Reduced emotional and corticosterone responses to stress in μ-opioid receptor knockout mice

Soichiro Ide, Ichiro Sora, Kazutaka Ikeda, Masabumi Minami, George R. Uhl, Kumatoshi Ishihara

Research output: Contribution to journalArticlepeer-review

Abstract

The detailed mechanisms of emotional modulation in the nervous system by opioids remain to be elucidated, although the opioid system is well known to play important roles in the mechanisms of analgesia and drug dependence. In the present study, we conducted behavioral tests of anxiety and depression and measured corticosterone concentrations in both male and female μ-opioid receptor knockout (MOP-KO) mice to reveal the involvement of μ-opioid receptors in stress-induced emotional responses. MOP-KO mice entered more and spent more time in the open arms of the elevated plus maze compared with wild-type mice. MOP-KO mice also displayed significantly decreased immobility in a 15 min tail-suspension test compared with wild-type mice. Similarly, MOP-KO mice exhibited significantly decreased immobility on days 2, 3, and 4 in a 6 min forced swim test conducted for 5 consecutive days. The increase in plasma corticosterone concentration induced by tail-suspension, repeated forced swim, or restraint stress was reduced in MOP-KO mice compared with wild-type mice. Corticosterone levels were not different between wild-type and MOP-KO mice before stress exposure. In contrast, although female mice tended to exhibit fewer anxiety-like responses in the tail-suspension test in both genotypes, no significant gender differences were observed in stress-induced emotional responses. These results suggest that MOPs play an important facilitatory role in emotional responses to stress, including anxiety- and depression-like behavior and corticosterone levels.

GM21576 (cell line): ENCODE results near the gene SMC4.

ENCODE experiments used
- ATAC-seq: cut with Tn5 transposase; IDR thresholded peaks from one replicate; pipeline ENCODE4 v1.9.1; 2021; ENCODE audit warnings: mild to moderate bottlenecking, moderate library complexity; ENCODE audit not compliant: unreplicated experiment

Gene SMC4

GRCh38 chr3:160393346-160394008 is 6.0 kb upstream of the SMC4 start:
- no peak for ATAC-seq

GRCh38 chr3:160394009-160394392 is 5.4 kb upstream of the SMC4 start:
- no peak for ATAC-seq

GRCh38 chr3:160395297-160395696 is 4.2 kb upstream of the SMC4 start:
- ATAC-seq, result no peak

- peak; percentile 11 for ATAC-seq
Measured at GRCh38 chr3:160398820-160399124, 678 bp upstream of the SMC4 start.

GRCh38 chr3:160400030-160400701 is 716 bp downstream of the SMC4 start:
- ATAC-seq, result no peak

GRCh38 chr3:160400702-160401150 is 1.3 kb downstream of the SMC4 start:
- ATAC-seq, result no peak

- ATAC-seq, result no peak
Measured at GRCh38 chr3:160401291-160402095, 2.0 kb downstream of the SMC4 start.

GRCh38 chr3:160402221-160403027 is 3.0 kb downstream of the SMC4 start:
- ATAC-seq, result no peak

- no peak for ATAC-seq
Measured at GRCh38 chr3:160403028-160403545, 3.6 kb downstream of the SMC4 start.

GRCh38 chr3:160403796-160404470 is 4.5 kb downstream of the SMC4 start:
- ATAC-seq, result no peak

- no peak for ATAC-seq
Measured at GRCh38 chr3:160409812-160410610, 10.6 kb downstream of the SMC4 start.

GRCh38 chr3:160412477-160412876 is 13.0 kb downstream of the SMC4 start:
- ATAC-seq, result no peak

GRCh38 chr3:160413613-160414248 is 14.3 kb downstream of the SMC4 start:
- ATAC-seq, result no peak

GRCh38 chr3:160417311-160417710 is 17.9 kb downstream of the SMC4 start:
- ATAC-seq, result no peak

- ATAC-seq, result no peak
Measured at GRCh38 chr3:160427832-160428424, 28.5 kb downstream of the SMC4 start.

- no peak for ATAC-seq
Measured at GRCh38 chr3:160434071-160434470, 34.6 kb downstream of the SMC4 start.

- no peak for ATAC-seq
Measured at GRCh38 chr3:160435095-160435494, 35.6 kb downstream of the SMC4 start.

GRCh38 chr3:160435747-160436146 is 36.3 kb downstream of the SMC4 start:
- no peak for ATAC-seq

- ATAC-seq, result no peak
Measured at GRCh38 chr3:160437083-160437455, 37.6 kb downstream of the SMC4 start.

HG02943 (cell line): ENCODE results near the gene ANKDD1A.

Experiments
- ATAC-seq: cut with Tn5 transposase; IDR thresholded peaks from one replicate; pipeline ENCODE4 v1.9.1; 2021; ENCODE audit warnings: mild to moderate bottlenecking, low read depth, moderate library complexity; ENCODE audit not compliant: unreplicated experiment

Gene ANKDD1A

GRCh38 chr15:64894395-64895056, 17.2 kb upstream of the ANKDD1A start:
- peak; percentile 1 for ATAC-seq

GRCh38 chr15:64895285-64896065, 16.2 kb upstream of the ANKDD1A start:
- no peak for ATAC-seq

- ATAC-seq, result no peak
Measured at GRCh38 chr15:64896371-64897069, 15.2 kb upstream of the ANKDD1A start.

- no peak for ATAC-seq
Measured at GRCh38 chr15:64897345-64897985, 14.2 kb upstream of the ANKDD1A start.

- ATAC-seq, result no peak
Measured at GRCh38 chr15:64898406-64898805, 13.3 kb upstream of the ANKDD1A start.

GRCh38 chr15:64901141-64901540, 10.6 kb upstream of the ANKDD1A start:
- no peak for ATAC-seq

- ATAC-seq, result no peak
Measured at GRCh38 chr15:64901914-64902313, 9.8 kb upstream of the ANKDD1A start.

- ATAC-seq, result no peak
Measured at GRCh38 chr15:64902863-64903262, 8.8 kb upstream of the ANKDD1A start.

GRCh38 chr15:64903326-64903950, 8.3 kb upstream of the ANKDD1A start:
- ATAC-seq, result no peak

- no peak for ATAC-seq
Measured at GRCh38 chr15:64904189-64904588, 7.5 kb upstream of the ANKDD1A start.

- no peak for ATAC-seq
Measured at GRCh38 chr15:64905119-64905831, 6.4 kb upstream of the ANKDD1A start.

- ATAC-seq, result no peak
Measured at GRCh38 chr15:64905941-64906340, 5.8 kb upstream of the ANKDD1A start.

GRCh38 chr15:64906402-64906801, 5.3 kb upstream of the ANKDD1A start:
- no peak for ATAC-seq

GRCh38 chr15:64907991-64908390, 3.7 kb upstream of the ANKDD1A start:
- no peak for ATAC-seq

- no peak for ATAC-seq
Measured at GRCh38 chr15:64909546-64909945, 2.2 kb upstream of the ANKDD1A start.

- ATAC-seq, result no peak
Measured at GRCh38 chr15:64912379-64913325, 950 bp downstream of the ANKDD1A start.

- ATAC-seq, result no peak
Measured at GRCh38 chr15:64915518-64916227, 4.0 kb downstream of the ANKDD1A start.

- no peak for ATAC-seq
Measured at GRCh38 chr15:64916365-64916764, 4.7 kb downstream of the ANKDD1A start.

Original languageEnglish (US)
Pages (from-to)241-247
Number of pages7
JournalNeuropharmacology
Volume58
Issue number1
DOIs
StatePublished - Jan 2010
Externally publishedYes

Keywords

  • μ-Opioid receptor
  • Anxiety
  • Corticosterone
  • Depression
  • Knockout mouse
  • Stress

ASJC Scopus subject areas

  • Cellular and Molecular Neuroscience
  • Pharmacology

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